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Apes, jazz cigarettes and an extraterrestrial Homer’s Odyssey – 2001 reloaded

Robin Ince reveres Stanley Kubrick’s 2001: A Space Odyssey so much he’s blasted it into his radio column (after listening to Radio 4’s Archive on 4 2001 special)

When I first saw 2001: A Space Odyssey, I thought it was long and boring. I was 11 and I was watching it on a small portable black and white television set. Both of these things were a disadvantage. For some dumb reason, even when I had started to appreciate Stanley Kubrick’s other work, I still presumed that it was dull. One day, I shrugged into an IMAX cinema expecting seconds to turn into hours as I watched actors in ape costumes bang each other over the head before an astronaut eventually evolved into an embryonic star child. I am never going to trust that 11-year-old again. 2001 has remained in my top 10 since that day, while the laser gun space westerns I adored as a child slip further and further in their chart positions. Christopher Frayling, a wonderful writer on both the gothic and the spaghetti western, was the presenter of Radio 4’s Archive on 4 about 2001.

For Tom Hanks, the film was a moment when the scales from his eyes were lifted, he described it as “the wow moment” of his life, the moment he knew what he wanted to become. It was a film that changed what people believed science fiction could be on screen. It was the most fully realised imagining of a future in space, a long way from Destination Moon, Things to Come and certainly This Island Earth and Robinson Crusoe on Mars.

Frayling described the meeting of minds between director Stanley Kubrick and author Arthur C Clarke as a meeting of pessimism and optimism. Clarke saw a future improved by the technological products of human curiosity, Kubrick saw progress as combining with a possible regress too, hence the addition of the sound of flies swarming and buzzing during the scenes of warring apes evolving to the point of weapon use.

During the climactic hallucinatory scene, someone shrieked “IT’S GOD” and ran to the screen and then straight through it

The film started out as a portrayal of the human journey into space, but Kubrick eventually transformed into an extraterrestrial Homer’s Odyssey. Originally expected to attract technophiliacs, it became a movie so enigmatic and puzzling that it became a must-go destination for hippies and others who sought truth through chemical stimulation and reading Carlos Castaneda’s charlatan books on the nature of reality. Frayling remembered his own first viewing where, at a point of maximum intrigue, a jazz cigarette was passed along the row.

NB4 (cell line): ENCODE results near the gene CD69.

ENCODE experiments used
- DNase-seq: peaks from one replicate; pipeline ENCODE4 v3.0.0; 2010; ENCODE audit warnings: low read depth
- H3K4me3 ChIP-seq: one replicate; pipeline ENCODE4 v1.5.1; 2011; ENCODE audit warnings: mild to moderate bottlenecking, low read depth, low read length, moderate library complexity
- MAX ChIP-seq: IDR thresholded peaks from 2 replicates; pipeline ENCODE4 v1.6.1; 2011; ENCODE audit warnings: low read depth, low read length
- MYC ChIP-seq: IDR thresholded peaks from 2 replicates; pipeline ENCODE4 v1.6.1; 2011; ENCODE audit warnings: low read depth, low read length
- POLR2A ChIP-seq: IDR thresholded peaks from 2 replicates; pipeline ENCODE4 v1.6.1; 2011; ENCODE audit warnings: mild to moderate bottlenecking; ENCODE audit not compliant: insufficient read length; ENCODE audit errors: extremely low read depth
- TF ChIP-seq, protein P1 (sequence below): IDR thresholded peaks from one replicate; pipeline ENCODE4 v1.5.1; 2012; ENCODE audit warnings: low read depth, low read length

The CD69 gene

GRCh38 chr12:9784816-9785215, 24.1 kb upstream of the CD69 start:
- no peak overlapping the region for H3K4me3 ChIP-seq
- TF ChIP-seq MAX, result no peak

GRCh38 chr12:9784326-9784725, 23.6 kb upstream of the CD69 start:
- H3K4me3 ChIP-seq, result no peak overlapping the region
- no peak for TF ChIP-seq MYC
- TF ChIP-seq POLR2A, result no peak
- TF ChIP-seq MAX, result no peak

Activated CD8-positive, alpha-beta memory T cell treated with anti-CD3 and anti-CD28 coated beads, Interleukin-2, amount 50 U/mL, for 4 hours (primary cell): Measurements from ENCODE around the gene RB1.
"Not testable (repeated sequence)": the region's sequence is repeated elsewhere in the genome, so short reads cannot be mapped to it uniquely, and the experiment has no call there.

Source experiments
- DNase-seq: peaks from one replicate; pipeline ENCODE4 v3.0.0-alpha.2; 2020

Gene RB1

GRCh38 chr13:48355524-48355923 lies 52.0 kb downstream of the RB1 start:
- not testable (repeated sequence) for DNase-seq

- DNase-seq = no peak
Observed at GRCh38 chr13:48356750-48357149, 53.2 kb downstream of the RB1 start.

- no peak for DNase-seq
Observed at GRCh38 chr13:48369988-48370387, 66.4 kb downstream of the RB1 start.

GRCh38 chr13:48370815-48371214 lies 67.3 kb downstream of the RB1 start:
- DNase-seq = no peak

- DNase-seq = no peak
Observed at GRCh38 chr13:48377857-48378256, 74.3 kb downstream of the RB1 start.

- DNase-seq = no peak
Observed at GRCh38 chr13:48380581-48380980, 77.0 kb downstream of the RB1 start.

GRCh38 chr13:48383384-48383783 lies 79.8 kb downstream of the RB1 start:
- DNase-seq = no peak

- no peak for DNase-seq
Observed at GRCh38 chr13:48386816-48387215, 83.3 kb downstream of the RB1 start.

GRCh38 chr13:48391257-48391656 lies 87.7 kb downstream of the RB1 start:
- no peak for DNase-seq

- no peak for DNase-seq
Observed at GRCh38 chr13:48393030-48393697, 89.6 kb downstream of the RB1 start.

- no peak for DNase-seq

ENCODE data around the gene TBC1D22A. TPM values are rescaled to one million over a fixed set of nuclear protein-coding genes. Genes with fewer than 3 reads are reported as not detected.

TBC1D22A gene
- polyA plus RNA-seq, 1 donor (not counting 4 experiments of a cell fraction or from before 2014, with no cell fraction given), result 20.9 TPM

One of the film’s stars, Gary Lockwood, told of a night where, during the climactic hallucinatory scene, someone shrieked “IT’S GOD” and ran to the screen and then straight through it.

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Kubrick’s quest for authenticity meant collaborating with many companies working towards technological advance. IBM were eventually warned that it may be best to remove their logo from the shipboard computer, HAL, as this machine suggests when artificial intelligence is possible, its ability to suffer a paranoid breakdown will be possible too. I had also never realised that HAL is simply an acronym made of IBM’s preceding alphabetical letters. Actor Keir Dullea recalled that HAL’s original voice was to be a British actor with a commanding Shakespearian voice, but when Kubrick decided that wouldn’t work, he got his cockney assistant director to fill in with the voicing, leading to HAL sounding on set like Michael Caine.

The link between Thunderbirds and 2001 and the fact that Hollywood considered working with a former SS colonel far more agreeable than anyone who had briefly dallied with a communist youth group were among the many other discussions that illuminated this masterpiece. Straight after listening I watched the film again, happy in the knowledge that the film is still a great success based on Kubrick’s statement: “If you fully understand 2001, we have failed.” He did not fail.

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